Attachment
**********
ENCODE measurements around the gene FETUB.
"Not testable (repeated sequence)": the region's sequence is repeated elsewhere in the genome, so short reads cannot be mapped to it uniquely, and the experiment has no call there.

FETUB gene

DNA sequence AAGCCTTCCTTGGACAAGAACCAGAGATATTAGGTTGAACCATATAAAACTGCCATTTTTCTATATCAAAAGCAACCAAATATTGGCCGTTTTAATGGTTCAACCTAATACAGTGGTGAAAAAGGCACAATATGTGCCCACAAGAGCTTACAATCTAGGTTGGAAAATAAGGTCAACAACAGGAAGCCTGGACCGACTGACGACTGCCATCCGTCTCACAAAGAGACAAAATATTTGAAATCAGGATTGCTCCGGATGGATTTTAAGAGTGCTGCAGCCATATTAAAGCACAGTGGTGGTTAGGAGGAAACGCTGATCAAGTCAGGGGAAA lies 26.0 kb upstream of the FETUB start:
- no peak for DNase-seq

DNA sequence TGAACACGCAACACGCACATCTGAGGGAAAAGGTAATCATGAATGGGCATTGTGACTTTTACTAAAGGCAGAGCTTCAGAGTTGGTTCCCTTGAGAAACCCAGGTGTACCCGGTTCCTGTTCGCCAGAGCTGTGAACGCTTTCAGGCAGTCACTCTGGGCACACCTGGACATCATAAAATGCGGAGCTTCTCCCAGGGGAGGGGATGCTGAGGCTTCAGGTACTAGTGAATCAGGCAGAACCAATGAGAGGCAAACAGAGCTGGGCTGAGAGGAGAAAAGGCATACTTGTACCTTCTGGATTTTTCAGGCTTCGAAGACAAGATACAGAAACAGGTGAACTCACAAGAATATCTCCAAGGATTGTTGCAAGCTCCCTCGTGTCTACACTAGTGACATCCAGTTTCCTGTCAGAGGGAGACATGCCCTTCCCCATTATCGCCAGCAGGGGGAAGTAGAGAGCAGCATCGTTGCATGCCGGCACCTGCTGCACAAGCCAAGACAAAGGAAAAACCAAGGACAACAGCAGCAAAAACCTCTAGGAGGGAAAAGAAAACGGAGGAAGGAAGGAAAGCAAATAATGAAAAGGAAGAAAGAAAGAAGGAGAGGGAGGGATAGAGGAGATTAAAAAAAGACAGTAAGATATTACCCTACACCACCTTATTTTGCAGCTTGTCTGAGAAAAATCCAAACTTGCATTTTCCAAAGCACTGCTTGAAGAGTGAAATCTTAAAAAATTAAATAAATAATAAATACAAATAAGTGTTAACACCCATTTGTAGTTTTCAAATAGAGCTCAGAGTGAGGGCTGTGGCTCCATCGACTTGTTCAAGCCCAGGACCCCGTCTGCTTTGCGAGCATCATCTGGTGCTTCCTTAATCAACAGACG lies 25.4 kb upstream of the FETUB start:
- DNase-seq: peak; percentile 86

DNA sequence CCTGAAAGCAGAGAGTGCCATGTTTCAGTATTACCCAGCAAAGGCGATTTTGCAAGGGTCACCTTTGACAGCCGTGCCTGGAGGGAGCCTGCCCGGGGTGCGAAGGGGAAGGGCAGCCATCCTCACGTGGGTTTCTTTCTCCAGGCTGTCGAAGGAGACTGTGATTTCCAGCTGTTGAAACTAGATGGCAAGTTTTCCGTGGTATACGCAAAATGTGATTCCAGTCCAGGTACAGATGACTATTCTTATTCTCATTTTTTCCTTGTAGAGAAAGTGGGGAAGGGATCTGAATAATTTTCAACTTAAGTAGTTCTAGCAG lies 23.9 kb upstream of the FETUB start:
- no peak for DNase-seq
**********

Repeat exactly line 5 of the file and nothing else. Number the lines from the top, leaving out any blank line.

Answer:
- no peak for DNase-seq